Photo credit: Foter.com
Welcome to Marketing Monday, where I give you tips and tricks for being your own content marketer.
Ask what you can do for your content marketer!
I’ve been very fortunate in my clients so far that most of them are really good about getting me all the information I need when I need it. When I ask for something, most of them are quick to send it to me, which is great, since I don’t like getting radio silence from my clients any more than they like getting it from their content marketers.
Which brings me to my point … what does your content marketer need from you?
Communication is key in every relationship and your relationship with your content marketer is no different. Just like you need to know what you can expect from them, they need to know what you’re looking for in a content marketer and what your goals are for your content, because that’s they only way they can help you.
When clients ask me what I need from them, there are a few standard questions I always ask them.
- Their budget
- What they’re currently doing for their content marketing (if anything)
- If they’ve worked with a content marketer before
- Their goals for their content
- Their deadline(s)
If it’s a new customer, I’ll also ask for samples of their writing, or other articles they like, so I can get an idea of their voice and the kind of content they want to make a part of their brand.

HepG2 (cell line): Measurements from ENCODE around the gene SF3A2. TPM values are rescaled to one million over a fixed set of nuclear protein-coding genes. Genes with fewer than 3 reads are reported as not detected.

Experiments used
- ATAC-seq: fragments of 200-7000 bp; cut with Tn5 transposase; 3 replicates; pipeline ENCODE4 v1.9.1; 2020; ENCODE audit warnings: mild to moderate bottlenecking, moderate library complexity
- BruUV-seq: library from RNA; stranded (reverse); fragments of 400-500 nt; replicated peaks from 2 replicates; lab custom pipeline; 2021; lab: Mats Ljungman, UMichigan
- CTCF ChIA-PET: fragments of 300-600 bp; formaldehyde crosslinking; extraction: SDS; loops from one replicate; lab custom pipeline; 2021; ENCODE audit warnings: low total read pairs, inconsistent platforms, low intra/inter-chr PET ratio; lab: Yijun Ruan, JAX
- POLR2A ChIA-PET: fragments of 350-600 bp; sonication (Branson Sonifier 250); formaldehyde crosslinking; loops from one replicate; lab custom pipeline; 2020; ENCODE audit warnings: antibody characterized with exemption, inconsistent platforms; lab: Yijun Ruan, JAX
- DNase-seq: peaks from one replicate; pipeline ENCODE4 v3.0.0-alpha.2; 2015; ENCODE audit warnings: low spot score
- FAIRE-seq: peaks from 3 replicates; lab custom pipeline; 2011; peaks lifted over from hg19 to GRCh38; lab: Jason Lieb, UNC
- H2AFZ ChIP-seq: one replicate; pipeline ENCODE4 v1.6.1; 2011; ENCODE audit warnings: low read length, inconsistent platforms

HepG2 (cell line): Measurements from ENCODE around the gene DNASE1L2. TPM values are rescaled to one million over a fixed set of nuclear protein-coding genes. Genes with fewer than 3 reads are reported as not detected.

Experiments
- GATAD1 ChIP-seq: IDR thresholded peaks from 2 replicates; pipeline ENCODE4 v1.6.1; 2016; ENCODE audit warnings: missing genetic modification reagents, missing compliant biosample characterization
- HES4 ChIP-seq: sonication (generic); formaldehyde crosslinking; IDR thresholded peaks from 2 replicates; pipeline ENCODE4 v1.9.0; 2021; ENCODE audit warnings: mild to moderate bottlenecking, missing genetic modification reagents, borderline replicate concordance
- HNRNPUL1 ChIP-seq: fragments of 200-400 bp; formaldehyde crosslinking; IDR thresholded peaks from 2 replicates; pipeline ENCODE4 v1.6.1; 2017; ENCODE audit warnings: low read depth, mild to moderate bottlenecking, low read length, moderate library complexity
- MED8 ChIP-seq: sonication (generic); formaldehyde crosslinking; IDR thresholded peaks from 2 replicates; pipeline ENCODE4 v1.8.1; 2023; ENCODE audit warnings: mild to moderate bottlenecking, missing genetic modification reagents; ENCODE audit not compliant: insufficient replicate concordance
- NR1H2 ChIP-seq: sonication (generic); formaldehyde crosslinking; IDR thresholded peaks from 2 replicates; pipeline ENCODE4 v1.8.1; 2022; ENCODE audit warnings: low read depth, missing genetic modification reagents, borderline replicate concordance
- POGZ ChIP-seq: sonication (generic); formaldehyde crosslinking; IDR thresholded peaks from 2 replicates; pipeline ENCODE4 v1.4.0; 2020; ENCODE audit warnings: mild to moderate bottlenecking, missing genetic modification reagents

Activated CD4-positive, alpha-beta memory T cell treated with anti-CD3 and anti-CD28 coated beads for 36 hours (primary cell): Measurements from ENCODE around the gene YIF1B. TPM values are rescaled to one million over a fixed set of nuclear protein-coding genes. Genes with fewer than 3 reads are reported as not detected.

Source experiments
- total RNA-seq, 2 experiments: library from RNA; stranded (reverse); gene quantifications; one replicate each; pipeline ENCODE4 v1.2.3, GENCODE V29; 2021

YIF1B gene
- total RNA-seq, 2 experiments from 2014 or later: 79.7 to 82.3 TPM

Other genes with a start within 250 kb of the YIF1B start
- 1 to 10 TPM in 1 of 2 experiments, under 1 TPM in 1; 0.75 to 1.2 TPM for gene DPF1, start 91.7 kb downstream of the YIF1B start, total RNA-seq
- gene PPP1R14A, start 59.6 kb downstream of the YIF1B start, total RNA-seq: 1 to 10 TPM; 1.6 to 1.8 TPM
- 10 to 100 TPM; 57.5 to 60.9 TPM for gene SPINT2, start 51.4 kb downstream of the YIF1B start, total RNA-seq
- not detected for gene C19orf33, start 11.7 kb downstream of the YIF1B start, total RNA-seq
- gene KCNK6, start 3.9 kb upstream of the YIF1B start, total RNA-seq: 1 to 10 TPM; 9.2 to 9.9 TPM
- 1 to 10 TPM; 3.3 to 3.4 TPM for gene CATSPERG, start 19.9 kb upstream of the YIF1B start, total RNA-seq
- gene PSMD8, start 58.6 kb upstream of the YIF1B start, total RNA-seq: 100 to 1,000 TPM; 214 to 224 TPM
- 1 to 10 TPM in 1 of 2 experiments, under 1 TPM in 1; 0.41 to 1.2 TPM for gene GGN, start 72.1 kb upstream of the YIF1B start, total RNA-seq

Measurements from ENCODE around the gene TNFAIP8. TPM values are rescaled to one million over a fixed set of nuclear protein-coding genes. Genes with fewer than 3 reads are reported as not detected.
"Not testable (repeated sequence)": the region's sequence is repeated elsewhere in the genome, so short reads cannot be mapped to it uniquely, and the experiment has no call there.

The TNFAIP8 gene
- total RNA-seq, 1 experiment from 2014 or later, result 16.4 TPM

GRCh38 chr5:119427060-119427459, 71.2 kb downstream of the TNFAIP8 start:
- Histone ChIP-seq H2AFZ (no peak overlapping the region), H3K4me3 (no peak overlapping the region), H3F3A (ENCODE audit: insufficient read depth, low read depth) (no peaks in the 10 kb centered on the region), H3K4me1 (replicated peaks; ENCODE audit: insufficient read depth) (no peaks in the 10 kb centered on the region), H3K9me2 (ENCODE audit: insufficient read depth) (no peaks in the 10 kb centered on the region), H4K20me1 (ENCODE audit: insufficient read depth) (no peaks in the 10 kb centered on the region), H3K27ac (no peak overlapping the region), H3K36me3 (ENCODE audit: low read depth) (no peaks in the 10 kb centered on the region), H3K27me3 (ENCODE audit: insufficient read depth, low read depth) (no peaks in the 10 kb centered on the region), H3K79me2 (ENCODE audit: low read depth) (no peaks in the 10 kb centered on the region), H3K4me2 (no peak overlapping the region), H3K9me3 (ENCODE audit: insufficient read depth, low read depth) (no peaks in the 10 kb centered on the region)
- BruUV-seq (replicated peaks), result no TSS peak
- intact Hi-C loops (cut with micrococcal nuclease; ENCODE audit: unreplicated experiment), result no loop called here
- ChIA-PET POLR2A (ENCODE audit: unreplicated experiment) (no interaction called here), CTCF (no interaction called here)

Help Your Content Marketer Help You
As these things change, it’s important to keep your content marketer in the loop, just like we try to keep you in the loop when changes happen on our end that might affect the delivery of a project. No one likes to be kept in the dark, and the more we know, the better equipped we’ll be to help you.
The questions your content marketer asks you might differ from the questions I tend to ask my clients, but the fact remains that the more information, the better. I have never complained about a client giving me too much information. I like to have as much information as possible so I can sort through it all and decide what will make for great content and what will put the reader to sleep. If the client wants to make sure I include specific pieces of information, I’ll take that into account, but that doesn’t mean that’s the only information I want from them. The more I have to flesh out the piece, the better. It’s amazing sometimes how much information can be condensed into a line or two and how effective those few words can be at getting your clients to sit up and pay attention.
Thanks for reading! If you like what you see here, you can sign up for my newsletter at the top of this page to make sure you never miss an update. If you still have questions about content marketing, let’s chat.